Translation: Milan Bogdanović

Translation editing: Josip Torbarina

Director: Aleksandar Popovski
Dramatization: Dubravko Mihanović
Set Design: NUMEN
Costume Design: Jelena Proković
Music: Kiril Džajkovski
Coreographer: Daša Rashid
Lighting: Zdravko Stolnik
Language Advisor: Đurđa Škavić
Acrobatics: Iva Dragan Peter i Christian Rene Peter
Rehearser: Ivana Srbljan
Assistant to the costume designer: Marita Ćopo


Theseus, Duke of Athens:Hrvoje Klobucar
Hippolyta, queen of the Amazons, betrothed to Theseus:Ksenija Pajić
Egeus, father to Hermia:Janko Rakoš
Lysander:Franjo Dijak
Demetrius:Sven Šestak
Hermia, daughter to Egeus:Bojana Gregorić Vejzović
Helena:Nataša Janjić
Quince:Nenad Cvetko
Bottom:Ozren Grabarić
Flute:Janko Rakoš
Snug:Đorđe Kukuljica
Starveling:Filip Šovagović
Snout: Ivan Đuričić
Oberon, king of the fairies:Hrvoje Klobučar
Titania, queen of the fairies:Ksenija Pajić
Puck, or Robin Goodfellow: Pero Kvrgić
fairies: Christian Rene Peter
Iva Dragan Peter
Jadranka Žinić Mijatović

Stage Manager: Ina Krklec
Prompter: Snježana Majdak
Opening Night: December 21, 2007

At ''The Days of Macedonian Theatre'' held in 2006 in Gavella, when Skopje Drama Theatre presented its three productions, the theatre-goers in Zagreb were able to see two plays directed by Alexander Popovski: Goran Stefanovski's Proud Flesh and Molière's Don Juan. Both had shown that behind them stood a director who didn't want to modestly ''transfer the text to the stage'', but approached it as a model he wished to play with and transpose it into visually impressive images on the set. We believe that Shakespeare's classic is a play that invokes precisely that kind of directorial approach, because the play's vividness is unquestionable and its imaginative interpreters are imperative.

The story, woven out of three basic threads: the courtly plot (where the leading roles, beside Theseus and Hippolyta, are played by two pairs of lovers), the world of ''rude mechanicals'' (with their performance of a crude play of the tragic love between Pyramus and Thisbe) and the fairy world (with Oberon, Titania, Puck and the other fairies and elves), will involve a big part of our theatre's ensemble, first and foremost asking our actors to ''play'' and let themselves be drawn into an unrestrained dialogue with Shakespeare's unique characters.

Wittily coloured vitality of ''the mechanicals'', ethereal othersidedness of the fairy world and the classicism of the Athens scenes seem an ideal proving ground for the eclecticism of Alexander Popovski, who has so far, beside in Macedonia, worked on numerous European stages and this is not the first time he's directing in Zagreb (Dejan Dukovski's Cabaret Balkan in Kerempuh Satirical Theatre a few years ago). ... the miraculous A Midsummer Night's Dream should remind us of ''...what fools these mortals be!''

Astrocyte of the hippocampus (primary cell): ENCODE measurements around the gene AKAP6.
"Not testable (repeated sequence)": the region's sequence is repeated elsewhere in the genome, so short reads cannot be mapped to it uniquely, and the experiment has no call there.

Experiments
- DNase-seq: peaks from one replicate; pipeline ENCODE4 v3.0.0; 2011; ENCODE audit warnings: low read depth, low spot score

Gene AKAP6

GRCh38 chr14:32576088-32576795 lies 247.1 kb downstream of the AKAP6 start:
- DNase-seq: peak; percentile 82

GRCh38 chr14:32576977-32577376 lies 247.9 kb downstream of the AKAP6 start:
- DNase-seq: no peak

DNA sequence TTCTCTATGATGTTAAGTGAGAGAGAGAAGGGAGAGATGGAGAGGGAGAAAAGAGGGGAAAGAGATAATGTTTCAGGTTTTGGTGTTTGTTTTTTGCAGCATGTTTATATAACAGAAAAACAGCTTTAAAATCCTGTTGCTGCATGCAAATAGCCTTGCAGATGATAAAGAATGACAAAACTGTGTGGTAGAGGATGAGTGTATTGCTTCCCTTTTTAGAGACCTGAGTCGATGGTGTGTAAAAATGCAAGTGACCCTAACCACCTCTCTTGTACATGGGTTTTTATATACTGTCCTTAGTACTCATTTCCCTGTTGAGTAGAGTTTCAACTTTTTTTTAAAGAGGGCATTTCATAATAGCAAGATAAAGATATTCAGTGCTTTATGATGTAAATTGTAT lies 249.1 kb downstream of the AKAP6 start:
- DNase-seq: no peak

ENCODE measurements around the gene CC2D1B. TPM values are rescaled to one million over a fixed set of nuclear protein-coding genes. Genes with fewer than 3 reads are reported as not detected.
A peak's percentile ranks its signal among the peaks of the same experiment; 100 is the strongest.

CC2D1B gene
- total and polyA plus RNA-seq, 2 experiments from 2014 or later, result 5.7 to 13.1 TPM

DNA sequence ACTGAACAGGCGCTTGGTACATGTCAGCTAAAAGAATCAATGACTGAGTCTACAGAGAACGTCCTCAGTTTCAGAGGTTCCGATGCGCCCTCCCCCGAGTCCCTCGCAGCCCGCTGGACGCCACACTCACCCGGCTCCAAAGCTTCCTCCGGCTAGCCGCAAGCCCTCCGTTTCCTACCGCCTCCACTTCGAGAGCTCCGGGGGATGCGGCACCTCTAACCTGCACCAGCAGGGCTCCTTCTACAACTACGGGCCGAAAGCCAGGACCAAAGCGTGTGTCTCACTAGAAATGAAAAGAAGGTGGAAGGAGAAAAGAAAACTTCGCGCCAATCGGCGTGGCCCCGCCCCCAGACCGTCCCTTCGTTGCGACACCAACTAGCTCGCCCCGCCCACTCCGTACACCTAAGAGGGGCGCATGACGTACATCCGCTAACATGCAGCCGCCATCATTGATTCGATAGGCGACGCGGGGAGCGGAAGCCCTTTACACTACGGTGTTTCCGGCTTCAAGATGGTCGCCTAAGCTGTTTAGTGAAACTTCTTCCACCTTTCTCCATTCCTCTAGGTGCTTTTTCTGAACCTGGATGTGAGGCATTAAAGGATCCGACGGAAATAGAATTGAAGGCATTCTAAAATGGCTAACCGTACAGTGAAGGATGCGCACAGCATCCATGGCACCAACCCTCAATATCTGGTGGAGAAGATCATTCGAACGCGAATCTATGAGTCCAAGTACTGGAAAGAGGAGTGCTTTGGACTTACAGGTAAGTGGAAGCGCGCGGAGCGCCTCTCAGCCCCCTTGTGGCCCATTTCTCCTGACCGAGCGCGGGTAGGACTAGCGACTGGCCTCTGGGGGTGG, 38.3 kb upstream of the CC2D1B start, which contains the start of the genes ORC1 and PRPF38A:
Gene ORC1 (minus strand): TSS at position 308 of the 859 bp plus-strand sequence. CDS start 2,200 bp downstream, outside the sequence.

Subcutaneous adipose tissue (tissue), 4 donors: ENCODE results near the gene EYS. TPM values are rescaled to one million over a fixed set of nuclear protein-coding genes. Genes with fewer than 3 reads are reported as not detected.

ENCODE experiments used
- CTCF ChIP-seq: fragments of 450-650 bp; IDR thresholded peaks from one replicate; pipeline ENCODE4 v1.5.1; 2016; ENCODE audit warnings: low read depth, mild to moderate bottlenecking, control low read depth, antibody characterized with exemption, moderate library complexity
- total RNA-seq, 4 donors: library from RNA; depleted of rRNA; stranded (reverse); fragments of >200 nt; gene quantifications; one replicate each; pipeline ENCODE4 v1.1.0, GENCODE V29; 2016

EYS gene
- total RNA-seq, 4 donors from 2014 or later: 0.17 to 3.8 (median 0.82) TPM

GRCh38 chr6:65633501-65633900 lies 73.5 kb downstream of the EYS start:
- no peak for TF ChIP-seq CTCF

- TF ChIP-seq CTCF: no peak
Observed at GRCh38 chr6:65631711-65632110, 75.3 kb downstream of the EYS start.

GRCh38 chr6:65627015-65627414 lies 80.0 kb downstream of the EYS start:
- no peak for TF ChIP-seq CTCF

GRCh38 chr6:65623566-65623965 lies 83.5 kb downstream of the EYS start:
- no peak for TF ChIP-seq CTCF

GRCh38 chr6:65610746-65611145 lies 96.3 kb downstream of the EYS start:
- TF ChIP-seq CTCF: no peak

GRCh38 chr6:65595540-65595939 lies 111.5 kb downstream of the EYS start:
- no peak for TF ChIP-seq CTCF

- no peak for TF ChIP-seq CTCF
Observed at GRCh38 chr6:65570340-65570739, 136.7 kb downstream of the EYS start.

''...this 'Dream' falls into the very top of the domestic productions in the closing year, not to say the gasping year. (...) There's not a single bad actor in the play, there's even no mediocrity, everything is arranged to the last detail. (...) Being that all is a dream, that the theatre and life intertwine up to the point of unrecognizability, ironic frisking with the text, especially when it is in rhymed verse, is also possible, as well as the actors' self-irony; so that it seems that the entire production is sprinkled with a little Brechtian magic dust which gives us the impression that the theatre is more than unobligatory acting.'' (Jasen Boko, ''Globus'')

''Shakespeare's 'A Midsummer Night's Dream' directed by Macedonian director Alexander Popovski is the best ensemble production in Gavella in the last ten years. (...) Popovski choice and motivating of the cast is excellent. He made an imaginative, funny, obscene, but also painful reconstruction of the seemingly frivolous Shakespeare's saga of love.'' (Tomislav Čadež, ''Jutarnji List'')

''The production is full of charge that explodes in a polyphony of acting, in the music, in the set design, in the spleen that consumes the entire stage and spreads on to the audience which becomes a single, director's dream. (...) The cast did a wonderful job. It rarely happens, and this time it really did happen, that all of the actors have their artistic moment. Two of the actors stand out though, both dramaturgically and creativelly, Pero Kvrgić and Ozren Grabarić. Kvrgić's Puck moves and pushes the events with its magical expressivity; he knows why it's important to dream. (...) A brilliant and a rarely seen performance is given by Ozren Grabarić in the role of Bottom. (...) He mirrored both the power of the dream and the reality of the awakening.'' (Andrija Tunjić, ''Vjesnik'')

''...the new 'A Midsummer Night's Dream'' will undoubtedly bring people to the theatre.'' (Maja Stanetti, ''Večernji List'')

''Popovski's pop-approach suits Hrvoje Klobučar, who gives his best performance yet, but it also suits all who like to play with the theatre – from Ozren Grabarić in the role of the ass, which he used to the fullest, to Janko Rakoš and Sven Šestak.'' (Igor Ružić, Radio 101)

''Dijak brings joy to the stage, along with the self-inflicting unrest and an almost jubilating enthusiasm. And while Pero Kvrgić capitalizes the ambiguities of Puck's capability in erotic confusion in a Brechtian manner, Dijak manages to play Kvrgić's opposite: he manages to reach the naiveté or the organic emotion of rapture. That is an extremelly difficult stage achievement.'' (Nataša Govedić, ''Novi List'')